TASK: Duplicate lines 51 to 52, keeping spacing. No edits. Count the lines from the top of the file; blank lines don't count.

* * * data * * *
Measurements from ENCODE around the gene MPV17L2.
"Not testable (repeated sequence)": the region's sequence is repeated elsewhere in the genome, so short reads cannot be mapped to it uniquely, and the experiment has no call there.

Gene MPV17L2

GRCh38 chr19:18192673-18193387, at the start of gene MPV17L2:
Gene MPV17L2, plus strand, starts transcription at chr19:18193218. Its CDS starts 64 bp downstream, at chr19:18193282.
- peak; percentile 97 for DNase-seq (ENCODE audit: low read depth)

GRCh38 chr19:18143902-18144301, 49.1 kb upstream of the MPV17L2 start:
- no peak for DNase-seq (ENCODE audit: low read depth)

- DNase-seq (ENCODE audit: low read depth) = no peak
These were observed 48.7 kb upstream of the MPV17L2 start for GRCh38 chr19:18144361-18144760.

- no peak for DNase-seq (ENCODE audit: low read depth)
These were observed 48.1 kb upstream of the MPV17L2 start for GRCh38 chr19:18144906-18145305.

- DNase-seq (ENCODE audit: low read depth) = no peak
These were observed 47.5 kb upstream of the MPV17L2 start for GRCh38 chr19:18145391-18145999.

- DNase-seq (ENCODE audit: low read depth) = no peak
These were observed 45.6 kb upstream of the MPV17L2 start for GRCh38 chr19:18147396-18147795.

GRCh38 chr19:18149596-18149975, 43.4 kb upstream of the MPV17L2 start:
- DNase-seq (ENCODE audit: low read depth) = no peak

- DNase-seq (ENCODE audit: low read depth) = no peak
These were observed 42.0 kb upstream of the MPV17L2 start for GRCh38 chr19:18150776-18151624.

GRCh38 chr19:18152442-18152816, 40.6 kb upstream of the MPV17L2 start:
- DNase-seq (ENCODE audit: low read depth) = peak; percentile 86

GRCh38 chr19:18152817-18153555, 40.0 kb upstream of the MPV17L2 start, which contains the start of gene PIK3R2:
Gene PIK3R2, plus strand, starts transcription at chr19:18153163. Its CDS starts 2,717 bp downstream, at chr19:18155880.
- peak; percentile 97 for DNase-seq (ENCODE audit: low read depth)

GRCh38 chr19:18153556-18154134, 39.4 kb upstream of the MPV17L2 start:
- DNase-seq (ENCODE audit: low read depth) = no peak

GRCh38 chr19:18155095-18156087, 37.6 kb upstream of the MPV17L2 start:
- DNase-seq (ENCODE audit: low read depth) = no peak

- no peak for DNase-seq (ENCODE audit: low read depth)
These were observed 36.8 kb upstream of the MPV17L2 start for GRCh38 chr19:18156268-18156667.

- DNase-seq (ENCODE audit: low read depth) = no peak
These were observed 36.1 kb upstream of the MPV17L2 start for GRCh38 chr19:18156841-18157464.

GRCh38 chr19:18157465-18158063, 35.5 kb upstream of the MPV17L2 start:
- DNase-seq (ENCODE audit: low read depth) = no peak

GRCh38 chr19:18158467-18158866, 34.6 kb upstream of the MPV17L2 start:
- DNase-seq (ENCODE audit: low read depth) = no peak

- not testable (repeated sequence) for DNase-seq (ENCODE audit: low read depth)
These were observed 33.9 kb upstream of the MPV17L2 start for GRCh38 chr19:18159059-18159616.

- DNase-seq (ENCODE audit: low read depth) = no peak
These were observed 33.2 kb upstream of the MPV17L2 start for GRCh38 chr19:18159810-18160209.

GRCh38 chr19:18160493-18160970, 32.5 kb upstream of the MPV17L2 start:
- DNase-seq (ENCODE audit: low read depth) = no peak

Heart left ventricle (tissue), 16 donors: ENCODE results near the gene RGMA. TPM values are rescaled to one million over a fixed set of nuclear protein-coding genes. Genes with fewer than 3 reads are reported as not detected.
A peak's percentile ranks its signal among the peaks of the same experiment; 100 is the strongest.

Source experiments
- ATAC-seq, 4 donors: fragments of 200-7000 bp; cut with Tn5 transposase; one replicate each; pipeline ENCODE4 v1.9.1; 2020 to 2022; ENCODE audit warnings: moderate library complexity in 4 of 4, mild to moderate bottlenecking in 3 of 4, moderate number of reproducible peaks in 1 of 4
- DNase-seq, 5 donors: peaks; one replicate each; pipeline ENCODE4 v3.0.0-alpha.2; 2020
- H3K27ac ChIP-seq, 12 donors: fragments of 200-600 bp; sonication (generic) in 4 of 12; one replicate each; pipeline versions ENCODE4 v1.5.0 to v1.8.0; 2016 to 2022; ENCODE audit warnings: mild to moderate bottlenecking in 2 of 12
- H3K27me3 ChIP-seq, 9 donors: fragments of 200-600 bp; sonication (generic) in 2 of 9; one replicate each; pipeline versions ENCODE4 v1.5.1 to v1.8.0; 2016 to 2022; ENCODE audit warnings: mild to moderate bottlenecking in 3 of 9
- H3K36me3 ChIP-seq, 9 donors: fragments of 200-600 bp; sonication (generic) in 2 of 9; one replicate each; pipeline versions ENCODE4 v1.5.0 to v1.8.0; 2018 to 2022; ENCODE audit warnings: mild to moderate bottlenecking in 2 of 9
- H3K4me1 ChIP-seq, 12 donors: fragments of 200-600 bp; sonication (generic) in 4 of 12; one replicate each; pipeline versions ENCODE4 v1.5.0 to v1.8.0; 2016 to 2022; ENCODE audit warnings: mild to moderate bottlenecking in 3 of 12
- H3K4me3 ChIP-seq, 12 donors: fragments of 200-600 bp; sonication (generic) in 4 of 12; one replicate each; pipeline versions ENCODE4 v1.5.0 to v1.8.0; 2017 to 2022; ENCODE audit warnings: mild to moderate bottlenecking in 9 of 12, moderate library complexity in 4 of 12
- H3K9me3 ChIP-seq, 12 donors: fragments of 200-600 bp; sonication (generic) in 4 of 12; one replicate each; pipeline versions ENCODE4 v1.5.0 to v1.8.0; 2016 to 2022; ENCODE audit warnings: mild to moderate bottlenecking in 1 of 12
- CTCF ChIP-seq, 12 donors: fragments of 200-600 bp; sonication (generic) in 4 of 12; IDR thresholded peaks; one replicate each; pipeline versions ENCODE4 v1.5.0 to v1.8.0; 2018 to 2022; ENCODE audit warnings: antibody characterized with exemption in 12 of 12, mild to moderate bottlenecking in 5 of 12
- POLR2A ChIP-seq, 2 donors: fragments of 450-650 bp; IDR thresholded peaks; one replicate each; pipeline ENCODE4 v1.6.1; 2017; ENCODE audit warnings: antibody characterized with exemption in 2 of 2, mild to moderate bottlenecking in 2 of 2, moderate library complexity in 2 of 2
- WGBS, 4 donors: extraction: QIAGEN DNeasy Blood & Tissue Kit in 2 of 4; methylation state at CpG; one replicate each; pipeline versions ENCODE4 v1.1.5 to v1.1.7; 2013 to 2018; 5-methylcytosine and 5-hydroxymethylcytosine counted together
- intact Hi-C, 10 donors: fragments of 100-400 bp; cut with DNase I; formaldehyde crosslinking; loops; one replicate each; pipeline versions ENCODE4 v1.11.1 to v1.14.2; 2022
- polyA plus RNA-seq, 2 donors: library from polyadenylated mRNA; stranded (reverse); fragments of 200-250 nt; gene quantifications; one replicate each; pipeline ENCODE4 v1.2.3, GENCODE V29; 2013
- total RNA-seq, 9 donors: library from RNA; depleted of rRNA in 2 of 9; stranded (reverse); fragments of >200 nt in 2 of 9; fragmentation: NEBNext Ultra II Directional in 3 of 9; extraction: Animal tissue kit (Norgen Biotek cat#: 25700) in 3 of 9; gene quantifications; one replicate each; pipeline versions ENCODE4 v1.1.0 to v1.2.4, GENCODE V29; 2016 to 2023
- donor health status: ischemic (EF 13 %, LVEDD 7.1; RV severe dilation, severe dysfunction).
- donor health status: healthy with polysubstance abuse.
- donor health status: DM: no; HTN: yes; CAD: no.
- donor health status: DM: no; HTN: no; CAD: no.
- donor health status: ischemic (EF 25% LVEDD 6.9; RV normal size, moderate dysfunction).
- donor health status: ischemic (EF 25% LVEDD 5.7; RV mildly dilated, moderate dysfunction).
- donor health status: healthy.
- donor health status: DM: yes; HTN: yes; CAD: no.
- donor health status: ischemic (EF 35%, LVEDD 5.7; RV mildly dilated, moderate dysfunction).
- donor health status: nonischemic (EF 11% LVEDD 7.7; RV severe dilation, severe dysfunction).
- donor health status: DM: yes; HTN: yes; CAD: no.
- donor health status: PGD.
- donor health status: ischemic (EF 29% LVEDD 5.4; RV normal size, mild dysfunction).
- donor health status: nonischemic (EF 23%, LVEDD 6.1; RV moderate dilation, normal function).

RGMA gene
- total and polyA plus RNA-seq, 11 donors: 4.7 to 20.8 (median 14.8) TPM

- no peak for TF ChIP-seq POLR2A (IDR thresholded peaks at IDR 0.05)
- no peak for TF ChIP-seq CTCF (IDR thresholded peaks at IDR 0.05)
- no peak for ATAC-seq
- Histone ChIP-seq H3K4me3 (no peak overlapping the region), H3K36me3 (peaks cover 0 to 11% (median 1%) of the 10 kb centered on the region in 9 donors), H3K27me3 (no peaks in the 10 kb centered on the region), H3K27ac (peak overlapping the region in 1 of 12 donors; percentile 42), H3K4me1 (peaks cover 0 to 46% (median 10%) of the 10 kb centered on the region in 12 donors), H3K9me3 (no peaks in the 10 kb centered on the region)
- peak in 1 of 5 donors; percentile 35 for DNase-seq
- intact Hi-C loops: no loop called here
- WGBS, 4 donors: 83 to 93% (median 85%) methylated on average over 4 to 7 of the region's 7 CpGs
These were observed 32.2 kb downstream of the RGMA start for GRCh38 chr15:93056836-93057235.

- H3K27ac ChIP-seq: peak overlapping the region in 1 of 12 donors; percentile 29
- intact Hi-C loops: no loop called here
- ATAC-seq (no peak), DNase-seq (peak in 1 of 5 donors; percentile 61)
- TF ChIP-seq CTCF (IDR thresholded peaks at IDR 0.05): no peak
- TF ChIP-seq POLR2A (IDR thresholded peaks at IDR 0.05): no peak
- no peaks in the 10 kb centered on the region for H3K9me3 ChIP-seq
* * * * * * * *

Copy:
- H3K36me3 ChIP-seq, 9 donors: fragments of 200-600 bp; sonication (generic) in 2 of 9; one replicate each; pipeline versions ENCODE4 v1.5.0 to v1.8.0; 2018 to 2022; ENCODE audit warnings: mild to moderate bottlenecking in 2 of 9
- H3K4me1 ChIP-seq, 12 donors: fragments of 200-600 bp; sonication (generic) in 4 of 12; one replicate each; pipeline versions ENCODE4 v1.5.0 to v1.8.0; 2016 to 2022; ENCODE audit warnings: mild to moderate bottlenecking in 3 of 12